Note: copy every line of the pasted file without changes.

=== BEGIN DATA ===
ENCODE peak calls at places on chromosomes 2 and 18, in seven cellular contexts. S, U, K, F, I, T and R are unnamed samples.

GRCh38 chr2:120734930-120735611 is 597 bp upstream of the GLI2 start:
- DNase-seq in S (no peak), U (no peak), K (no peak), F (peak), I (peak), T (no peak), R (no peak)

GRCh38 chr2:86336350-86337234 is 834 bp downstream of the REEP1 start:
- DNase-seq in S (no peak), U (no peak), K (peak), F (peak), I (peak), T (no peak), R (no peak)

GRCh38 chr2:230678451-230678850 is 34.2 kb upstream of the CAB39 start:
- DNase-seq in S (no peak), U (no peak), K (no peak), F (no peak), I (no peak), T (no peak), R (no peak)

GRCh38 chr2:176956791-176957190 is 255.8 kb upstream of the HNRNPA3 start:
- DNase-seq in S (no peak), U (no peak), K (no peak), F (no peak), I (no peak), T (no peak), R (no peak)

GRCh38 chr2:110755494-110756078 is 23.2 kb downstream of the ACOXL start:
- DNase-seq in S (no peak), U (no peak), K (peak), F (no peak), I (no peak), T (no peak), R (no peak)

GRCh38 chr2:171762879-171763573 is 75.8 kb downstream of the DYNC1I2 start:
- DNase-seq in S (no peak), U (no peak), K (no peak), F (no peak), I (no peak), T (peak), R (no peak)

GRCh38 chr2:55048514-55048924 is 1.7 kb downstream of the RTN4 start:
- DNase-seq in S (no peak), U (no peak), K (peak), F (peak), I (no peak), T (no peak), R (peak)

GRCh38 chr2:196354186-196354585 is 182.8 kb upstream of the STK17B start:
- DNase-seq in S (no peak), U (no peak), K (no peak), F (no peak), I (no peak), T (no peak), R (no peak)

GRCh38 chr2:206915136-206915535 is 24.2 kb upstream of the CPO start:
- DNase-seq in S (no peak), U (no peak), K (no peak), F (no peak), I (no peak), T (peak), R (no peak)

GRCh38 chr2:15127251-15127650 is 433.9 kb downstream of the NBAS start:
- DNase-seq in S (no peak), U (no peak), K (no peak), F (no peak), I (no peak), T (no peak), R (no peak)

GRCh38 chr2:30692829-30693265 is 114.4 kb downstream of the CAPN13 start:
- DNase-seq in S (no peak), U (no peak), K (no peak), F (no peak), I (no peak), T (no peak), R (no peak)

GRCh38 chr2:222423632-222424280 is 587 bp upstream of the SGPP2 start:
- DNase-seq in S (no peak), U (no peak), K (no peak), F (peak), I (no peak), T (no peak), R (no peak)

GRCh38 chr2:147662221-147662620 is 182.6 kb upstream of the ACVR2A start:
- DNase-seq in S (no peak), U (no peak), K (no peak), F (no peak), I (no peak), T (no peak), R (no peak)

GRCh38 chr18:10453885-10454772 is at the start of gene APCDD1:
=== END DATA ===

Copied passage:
ENCODE peak calls at places on chromosomes 2 and 18, in seven cellular contexts. S, U, K, F, I, T and R are unnamed samples.

GRCh38 chr2:120734930-120735611 is 597 bp upstream of the GLI2 start:
- DNase-seq in S (no peak), U (no peak), K (no peak), F (peak), I (peak), T (no peak), R (no peak)

GRCh38 chr2:86336350-86337234 is 834 bp downstream of the REEP1 start:
- DNase-seq in S (no peak), U (no peak), K (peak), F (peak), I (peak), T (no peak), R (no peak)

GRCh38 chr2:230678451-230678850 is 34.2 kb upstream of the CAB39 start:
- DNase-seq in S (no peak), U (no peak), K (no peak), F (no peak), I (no peak), T (no peak), R (no peak)

GRCh38 chr2:176956791-176957190 is 255.8 kb upstream of the HNRNPA3 start:
- DNase-seq in S (no peak), U (no peak), K (no peak), F (no peak), I (no peak), T (no peak), R (no peak)

GRCh38 chr2:110755494-110756078 is 23.2 kb downstream of the ACOXL start:
- DNase-seq in S (no peak), U (no peak), K (peak), F (no peak), I (no peak), T (no peak), R (no peak)

GRCh38 chr2:171762879-171763573 is 75.8 kb downstream of the DYNC1I2 start:
- DNase-seq in S (no peak), U (no peak), K (no peak), F (no peak), I (no peak), T (peak), R (no peak)

GRCh38 chr2:55048514-55048924 is 1.7 kb downstream of the RTN4 start:
- DNase-seq in S (no peak), U (no peak), K (peak), F (peak), I (no peak), T (no peak), R (peak)

GRCh38 chr2:196354186-196354585 is 182.8 kb upstream of the STK17B start:
- DNase-seq in S (no peak), U (no peak), K (no peak), F (no peak), I (no peak), T (no peak), R (no peak)

GRCh38 chr2:206915136-206915535 is 24.2 kb upstream of the CPO start:
- DNase-seq in S (no peak), U (no peak), K (no peak), F (no peak), I (no peak), T (peak), R (no peak)

GRCh38 chr2:15127251-15127650 is 433.9 kb downstream of the NBAS start:
- DNase-seq in S (no peak), U (no peak), K (no peak), F (no peak), I (no peak), T (no peak), R (no peak)

GRCh38 chr2:30692829-30693265 is 114.4 kb downstream of the CAPN13 start:
- DNase-seq in S (no peak), U (no peak), K (no peak), F (no peak), I (no peak), T (no peak), R (no peak)

GRCh38 chr2:222423632-222424280 is 587 bp upstream of the SGPP2 start:
- DNase-seq in S (no peak), U (no peak), K (no peak), F (peak), I (no peak), T (no peak), R (no peak)

GRCh38 chr2:147662221-147662620 is 182.6 kb upstream of the ACVR2A start:
- DNase-seq in S (no peak), U (no peak), K (no peak), F (no peak), I (no peak), T (no peak), R (no peak)

GRCh38 chr18:10453885-10454772 is at the start of gene APCDD1: